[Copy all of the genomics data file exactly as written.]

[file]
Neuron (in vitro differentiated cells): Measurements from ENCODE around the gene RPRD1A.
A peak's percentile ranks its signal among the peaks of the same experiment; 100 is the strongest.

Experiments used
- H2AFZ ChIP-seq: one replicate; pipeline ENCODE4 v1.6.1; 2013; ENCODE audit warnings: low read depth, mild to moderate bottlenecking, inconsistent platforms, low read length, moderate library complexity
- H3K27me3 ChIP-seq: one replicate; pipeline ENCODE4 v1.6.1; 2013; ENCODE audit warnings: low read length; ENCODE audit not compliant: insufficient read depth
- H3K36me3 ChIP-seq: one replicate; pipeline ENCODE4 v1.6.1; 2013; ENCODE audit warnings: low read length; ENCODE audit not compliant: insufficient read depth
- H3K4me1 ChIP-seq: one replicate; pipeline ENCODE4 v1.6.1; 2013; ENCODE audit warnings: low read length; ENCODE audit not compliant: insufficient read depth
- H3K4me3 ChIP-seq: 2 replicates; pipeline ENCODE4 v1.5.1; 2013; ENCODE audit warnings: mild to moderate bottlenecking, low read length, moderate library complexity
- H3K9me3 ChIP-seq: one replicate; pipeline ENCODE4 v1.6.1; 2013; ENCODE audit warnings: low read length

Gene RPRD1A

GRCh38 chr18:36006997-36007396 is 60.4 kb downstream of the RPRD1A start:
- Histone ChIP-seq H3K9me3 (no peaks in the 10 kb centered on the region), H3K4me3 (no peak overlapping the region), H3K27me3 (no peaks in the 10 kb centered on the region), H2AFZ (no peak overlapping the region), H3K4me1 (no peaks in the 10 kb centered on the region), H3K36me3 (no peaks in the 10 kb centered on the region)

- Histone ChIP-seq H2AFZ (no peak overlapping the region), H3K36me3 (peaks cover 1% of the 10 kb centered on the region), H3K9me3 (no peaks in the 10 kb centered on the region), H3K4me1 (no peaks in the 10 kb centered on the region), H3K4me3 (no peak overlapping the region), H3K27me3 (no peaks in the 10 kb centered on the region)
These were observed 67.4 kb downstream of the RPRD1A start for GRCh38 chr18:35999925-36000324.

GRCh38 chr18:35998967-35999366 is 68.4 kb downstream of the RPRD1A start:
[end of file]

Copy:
Neuron (in vitro differentiated cells): Measurements from ENCODE around the gene RPRD1A.
A peak's percentile ranks its signal among the peaks of the same experiment; 100 is the strongest.

Experiments used
- H2AFZ ChIP-seq: one replicate; pipeline ENCODE4 v1.6.1; 2013; ENCODE audit warnings: low read depth, mild to moderate bottlenecking, inconsistent platforms, low read length, moderate library complexity
- H3K27me3 ChIP-seq: one replicate; pipeline ENCODE4 v1.6.1; 2013; ENCODE audit warnings: low read length; ENCODE audit not compliant: insufficient read depth
- H3K36me3 ChIP-seq: one replicate; pipeline ENCODE4 v1.6.1; 2013; ENCODE audit warnings: low read length; ENCODE audit not compliant: insufficient read depth
- H3K4me1 ChIP-seq: one replicate; pipeline ENCODE4 v1.6.1; 2013; ENCODE audit warnings: low read length; ENCODE audit not compliant: insufficient read depth
- H3K4me3 ChIP-seq: 2 replicates; pipeline ENCODE4 v1.5.1; 2013; ENCODE audit warnings: mild to moderate bottlenecking, low read length, moderate library complexity
- H3K9me3 ChIP-seq: one replicate; pipeline ENCODE4 v1.6.1; 2013; ENCODE audit warnings: low read length

Gene RPRD1A

GRCh38 chr18:36006997-36007396 is 60.4 kb downstream of the RPRD1A start:
- Histone ChIP-seq H3K9me3 (no peaks in the 10 kb centered on the region), H3K4me3 (no peak overlapping the region), H3K27me3 (no peaks in the 10 kb centered on the region), H2AFZ (no peak overlapping the region), H3K4me1 (no peaks in the 10 kb centered on the region), H3K36me3 (no peaks in the 10 kb centered on the region)

- Histone ChIP-seq H2AFZ (no peak overlapping the region), H3K36me3 (peaks cover 1% of the 10 kb centered on the region), H3K9me3 (no peaks in the 10 kb centered on the region), H3K4me1 (no peaks in the 10 kb centered on the region), H3K4me3 (no peak overlapping the region), H3K27me3 (no peaks in the 10 kb centered on the region)
These were observed 67.4 kb downstream of the RPRD1A start for GRCh38 chr18:35999925-36000324.

GRCh38 chr18:35998967-35999366 is 68.4 kb downstream of the RPRD1A start: